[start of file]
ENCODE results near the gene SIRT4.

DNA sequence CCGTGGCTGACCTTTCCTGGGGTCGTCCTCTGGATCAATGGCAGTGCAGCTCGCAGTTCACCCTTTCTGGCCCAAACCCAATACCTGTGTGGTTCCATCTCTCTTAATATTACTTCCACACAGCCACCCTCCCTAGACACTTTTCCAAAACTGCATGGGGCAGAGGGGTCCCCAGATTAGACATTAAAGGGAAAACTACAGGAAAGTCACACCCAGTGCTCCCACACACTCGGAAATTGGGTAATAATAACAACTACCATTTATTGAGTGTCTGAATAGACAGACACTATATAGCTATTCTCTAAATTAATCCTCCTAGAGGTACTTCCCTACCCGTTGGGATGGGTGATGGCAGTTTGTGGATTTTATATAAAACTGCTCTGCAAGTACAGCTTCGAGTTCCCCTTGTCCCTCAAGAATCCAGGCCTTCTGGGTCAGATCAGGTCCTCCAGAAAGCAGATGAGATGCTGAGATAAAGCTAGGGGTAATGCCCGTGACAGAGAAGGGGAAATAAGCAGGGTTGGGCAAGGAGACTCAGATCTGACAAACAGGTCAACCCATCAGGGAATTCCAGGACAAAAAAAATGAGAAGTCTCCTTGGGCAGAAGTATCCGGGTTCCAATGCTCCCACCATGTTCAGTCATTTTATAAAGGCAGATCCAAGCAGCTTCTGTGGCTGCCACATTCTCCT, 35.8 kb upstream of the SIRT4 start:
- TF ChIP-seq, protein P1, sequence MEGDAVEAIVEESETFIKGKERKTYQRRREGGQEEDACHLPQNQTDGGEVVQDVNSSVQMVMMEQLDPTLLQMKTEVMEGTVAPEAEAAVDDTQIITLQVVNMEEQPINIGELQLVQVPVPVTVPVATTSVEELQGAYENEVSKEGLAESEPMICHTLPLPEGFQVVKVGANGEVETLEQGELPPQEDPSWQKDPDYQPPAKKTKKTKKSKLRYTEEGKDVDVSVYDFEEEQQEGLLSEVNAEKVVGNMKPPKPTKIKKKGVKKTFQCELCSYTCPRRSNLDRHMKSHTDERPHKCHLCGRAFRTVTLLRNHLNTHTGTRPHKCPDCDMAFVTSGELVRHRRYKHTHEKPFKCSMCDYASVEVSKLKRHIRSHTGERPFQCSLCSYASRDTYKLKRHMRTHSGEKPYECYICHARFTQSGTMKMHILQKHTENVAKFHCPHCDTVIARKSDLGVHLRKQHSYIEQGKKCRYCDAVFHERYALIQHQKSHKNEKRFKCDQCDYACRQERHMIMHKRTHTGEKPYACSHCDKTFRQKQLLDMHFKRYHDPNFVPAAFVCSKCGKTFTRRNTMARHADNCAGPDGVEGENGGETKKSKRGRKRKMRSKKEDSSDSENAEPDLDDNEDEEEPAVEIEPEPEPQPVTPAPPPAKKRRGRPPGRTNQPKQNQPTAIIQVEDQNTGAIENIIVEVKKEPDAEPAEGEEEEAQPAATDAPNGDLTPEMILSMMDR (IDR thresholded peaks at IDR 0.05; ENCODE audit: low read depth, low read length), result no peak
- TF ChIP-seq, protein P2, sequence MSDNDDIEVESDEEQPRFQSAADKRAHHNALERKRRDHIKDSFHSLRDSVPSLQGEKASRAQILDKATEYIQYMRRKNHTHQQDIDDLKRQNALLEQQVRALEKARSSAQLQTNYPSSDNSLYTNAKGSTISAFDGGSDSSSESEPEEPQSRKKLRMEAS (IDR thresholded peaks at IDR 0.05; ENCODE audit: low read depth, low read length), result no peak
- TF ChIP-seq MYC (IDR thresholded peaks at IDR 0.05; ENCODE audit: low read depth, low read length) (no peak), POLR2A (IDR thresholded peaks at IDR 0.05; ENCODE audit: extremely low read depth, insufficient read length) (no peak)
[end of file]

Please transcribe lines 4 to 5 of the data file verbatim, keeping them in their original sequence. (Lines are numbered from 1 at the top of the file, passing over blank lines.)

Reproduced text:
- TF ChIP-seq, protein P2, sequence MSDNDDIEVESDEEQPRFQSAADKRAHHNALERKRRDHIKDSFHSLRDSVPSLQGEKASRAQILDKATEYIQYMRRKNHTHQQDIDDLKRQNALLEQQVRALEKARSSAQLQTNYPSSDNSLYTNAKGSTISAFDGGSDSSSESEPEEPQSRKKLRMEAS (IDR thresholded peaks at IDR 0.05; ENCODE audit: low read depth, low read length), result no peak
- TF ChIP-seq MYC (IDR thresholded peaks at IDR 0.05; ENCODE audit: low read depth, low read length) (no peak), POLR2A (IDR thresholded peaks at IDR 0.05; ENCODE audit: extremely low read depth, insufficient read length) (no peak)